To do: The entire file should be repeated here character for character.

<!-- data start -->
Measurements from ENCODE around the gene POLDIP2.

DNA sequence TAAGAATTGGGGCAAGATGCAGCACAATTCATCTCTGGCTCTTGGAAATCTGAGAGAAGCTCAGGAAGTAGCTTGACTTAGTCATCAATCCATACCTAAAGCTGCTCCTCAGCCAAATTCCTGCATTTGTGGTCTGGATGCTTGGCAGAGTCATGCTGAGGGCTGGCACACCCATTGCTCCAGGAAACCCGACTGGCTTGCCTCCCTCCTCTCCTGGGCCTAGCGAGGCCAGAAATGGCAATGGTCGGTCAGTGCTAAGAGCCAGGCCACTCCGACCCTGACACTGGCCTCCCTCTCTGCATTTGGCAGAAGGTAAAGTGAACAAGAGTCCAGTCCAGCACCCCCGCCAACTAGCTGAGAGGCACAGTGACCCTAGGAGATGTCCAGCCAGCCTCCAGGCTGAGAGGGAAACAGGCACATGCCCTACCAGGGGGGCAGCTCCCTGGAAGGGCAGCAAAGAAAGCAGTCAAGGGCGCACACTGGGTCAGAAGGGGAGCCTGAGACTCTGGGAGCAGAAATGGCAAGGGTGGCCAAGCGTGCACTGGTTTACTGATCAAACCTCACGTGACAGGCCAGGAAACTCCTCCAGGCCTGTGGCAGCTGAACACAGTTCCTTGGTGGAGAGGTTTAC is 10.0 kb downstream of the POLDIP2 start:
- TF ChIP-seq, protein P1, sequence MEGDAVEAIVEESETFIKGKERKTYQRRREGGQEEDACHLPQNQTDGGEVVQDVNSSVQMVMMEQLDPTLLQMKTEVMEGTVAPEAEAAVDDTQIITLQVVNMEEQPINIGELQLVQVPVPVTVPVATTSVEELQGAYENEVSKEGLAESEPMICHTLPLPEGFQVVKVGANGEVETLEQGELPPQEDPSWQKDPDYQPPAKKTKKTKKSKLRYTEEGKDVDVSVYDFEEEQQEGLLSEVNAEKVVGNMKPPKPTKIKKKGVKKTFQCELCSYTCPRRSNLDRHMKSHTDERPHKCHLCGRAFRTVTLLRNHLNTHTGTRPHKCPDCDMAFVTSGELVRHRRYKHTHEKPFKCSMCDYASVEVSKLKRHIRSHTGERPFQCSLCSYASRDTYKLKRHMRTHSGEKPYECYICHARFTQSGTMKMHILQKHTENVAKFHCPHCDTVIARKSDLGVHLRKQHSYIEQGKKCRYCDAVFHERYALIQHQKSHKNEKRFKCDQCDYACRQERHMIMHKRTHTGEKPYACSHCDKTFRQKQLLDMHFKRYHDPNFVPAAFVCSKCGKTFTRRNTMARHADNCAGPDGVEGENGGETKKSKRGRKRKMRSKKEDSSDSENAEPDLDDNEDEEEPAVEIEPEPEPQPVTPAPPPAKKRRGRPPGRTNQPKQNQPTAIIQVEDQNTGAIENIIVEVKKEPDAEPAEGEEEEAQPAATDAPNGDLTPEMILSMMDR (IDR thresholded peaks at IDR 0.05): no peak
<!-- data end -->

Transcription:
Measurements from ENCODE around the gene POLDIP2.

DNA sequence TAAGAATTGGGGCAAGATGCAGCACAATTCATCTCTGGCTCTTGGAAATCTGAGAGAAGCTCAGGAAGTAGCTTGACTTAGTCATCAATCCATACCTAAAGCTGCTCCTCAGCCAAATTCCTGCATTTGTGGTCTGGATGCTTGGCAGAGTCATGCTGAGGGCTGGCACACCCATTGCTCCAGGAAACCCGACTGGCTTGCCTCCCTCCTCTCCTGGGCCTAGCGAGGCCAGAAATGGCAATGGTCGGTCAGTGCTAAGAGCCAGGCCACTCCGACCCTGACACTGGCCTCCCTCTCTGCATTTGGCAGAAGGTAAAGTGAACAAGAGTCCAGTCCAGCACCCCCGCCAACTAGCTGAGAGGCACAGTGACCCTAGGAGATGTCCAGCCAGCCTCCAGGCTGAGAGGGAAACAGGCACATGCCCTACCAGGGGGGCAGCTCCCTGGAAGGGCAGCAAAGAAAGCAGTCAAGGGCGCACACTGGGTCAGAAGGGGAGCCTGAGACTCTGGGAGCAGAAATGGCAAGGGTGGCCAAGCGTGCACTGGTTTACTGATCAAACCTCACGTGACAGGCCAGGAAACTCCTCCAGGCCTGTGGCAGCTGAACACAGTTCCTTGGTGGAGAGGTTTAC is 10.0 kb downstream of the POLDIP2 start:
- TF ChIP-seq, protein P1, sequence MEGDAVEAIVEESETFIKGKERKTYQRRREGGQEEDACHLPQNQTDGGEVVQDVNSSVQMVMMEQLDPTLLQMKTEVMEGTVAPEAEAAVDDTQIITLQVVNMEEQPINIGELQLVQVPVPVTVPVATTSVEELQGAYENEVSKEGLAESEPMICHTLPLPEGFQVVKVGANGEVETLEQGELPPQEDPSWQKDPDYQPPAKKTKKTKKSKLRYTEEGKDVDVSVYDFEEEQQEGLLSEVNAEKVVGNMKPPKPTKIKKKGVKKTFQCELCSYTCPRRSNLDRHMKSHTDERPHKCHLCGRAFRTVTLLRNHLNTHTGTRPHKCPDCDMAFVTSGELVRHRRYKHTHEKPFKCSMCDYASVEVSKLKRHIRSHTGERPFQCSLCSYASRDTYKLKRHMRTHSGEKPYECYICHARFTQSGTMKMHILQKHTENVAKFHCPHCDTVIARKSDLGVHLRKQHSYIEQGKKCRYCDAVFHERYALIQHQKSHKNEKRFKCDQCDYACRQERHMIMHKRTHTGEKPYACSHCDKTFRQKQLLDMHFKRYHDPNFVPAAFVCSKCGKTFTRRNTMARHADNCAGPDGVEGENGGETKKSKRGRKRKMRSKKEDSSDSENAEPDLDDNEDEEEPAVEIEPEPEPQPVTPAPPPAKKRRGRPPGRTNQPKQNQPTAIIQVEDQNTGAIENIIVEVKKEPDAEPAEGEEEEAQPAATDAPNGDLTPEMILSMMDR (IDR thresholded peaks at IDR 0.05): no peak